Well, I agree with Chief --- it will wait until at least this fall. I need the tractor too bad to try an overhaul and have it out of commission for any length of time. Plus, I could use the extra $ for my workshop plans.

Smiles,
Andy
 

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Andy, if by rod bushings, you mean the ones at the piston pin, they need to be pressed in and bored/honed to exact tolerance at the machine shop. The rod and main bearings are no sweat you could do them easily.:thumbsup:
 

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is your oil pressure good? if so you could likely get away cheap with a set of rings in #4 and lapping the valves with some grinding compound. if oil pressure is low you may want to consider bearings while it is apart
 

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Discussion Starter #12
Oil pressure is great ----- 40+lbs at startup and it stays above 25 even after 3-4 hours on the tractor. Have heard some people with really worn engines dropping down to under 10 or less.

I am not an expert with a repair business or anything, :furious: ,
so can you shed some insight on lapping valves? Can this be done fairly easily from the valve access inspection plates on the side of the block? Can you go into more detail with the process?
Can I do this myself or have it machined?

I guess it depends on how bad the seats are and if hand lapping is going to help out with the valves. I believe the reason you're supposed to use the machine is that you can narrow the seat by cutting a slightly different angle on the seat than on the valve face. This causes the line of contact between the two to be narrow, which increases the pressure at the point of contact, which makes a tighter seal. I am concerned that if I lap them, the seat will get wider and wider; but it sounds like is may be cheap, & easy, and might last a while. Grind em or lap em?

Any more info?
Thanks

:homereat:
 

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Well grinding would be best, but if you just want to hang on a few more years, lapping may help them seal.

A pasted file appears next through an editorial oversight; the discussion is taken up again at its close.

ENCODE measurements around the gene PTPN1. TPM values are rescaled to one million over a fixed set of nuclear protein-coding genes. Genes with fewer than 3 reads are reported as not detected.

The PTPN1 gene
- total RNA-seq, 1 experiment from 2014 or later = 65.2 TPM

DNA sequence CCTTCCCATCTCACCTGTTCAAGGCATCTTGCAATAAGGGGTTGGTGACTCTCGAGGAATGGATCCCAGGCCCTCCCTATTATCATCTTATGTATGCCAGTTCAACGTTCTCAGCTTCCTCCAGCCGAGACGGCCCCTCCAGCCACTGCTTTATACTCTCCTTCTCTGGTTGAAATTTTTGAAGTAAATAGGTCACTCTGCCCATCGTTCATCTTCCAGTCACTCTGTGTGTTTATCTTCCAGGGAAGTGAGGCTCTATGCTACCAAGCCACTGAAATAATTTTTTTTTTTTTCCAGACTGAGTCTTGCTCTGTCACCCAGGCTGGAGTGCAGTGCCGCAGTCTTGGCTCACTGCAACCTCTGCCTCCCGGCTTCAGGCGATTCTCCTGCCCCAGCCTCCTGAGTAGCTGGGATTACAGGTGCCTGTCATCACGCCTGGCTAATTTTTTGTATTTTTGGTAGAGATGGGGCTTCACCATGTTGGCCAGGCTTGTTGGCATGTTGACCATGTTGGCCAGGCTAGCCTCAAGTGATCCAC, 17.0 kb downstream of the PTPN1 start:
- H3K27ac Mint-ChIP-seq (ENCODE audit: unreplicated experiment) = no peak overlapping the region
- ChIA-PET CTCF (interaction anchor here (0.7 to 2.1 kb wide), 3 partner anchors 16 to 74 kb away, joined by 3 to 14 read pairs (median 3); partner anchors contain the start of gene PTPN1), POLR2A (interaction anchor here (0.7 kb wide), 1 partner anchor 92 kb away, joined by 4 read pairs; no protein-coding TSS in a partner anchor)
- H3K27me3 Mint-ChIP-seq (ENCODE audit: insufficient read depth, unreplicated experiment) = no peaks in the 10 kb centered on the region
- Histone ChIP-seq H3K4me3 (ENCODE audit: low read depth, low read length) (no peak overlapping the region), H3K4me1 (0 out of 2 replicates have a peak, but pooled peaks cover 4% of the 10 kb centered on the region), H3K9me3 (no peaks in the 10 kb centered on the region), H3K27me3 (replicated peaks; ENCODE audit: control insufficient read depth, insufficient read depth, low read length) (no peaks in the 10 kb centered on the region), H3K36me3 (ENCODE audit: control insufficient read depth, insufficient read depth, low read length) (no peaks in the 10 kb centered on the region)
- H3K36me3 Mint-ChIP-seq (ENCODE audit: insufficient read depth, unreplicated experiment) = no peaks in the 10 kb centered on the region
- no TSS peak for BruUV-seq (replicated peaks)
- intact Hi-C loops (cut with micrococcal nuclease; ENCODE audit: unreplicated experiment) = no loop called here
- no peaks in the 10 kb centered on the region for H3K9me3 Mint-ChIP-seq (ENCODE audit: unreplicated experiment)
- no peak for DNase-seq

Not to lap the valves you would need to pop the head. What you do is remove the vavle, clean it, and the seat area good, and put just a bit of compond on the valve. Spin the valve on the seat, and it kinda grinds the valve, and seat to match so you get a better seal. You are realy not grinding THAT much, so seat wideing is not a big issue. BTW eaven if you DO grind, you still lap the valves in. That is what gives them the good seal.

Now as far as the rebuild goes.

OK you have the tin off....you have the head off......if you replace any rings, you have the pan off......... At that point, I think you would be unhappy with anything but a full rebuild. Lets put it this way. My N had a quicky rebuild about a year before I got it. Smokes like crazy. As the saying goes Do it right, use a fork.........no thats not right
:D

Do it right do it once.
 

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Discussion Starter #14
Any problems removing head with stud bolts freezing up or breaking on you? Did you replace head gasket and if so what make/model did you use? You retorqued to 65lbs/on each with the head back on? Any problems with this phase of the operation?

I might just replace what I have and do the overhaul later in the fall, when I get my cement shop done. This gravel/dirt is not going to be fun to work on. (not to mention the dirt getting into the critical areas of the engine) HAHA

Use a fork and be done with it. Thanks for the insight. I have a lot to learn about all of these procedures. Thanks for sharing. Jody, you want to come over and videotape this for the rest of the forum to see? Outta be a whole heckva lot of fun to watch. :D



spinsmile
 

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Andy, just a tip on torquing the head, do this in stages, for 65 ft/lbs you could do 2 steps (40 then 65), but I still like to do in 3 ( 30 then 50 then 65). This will help keep the head from warping when you re-assemble.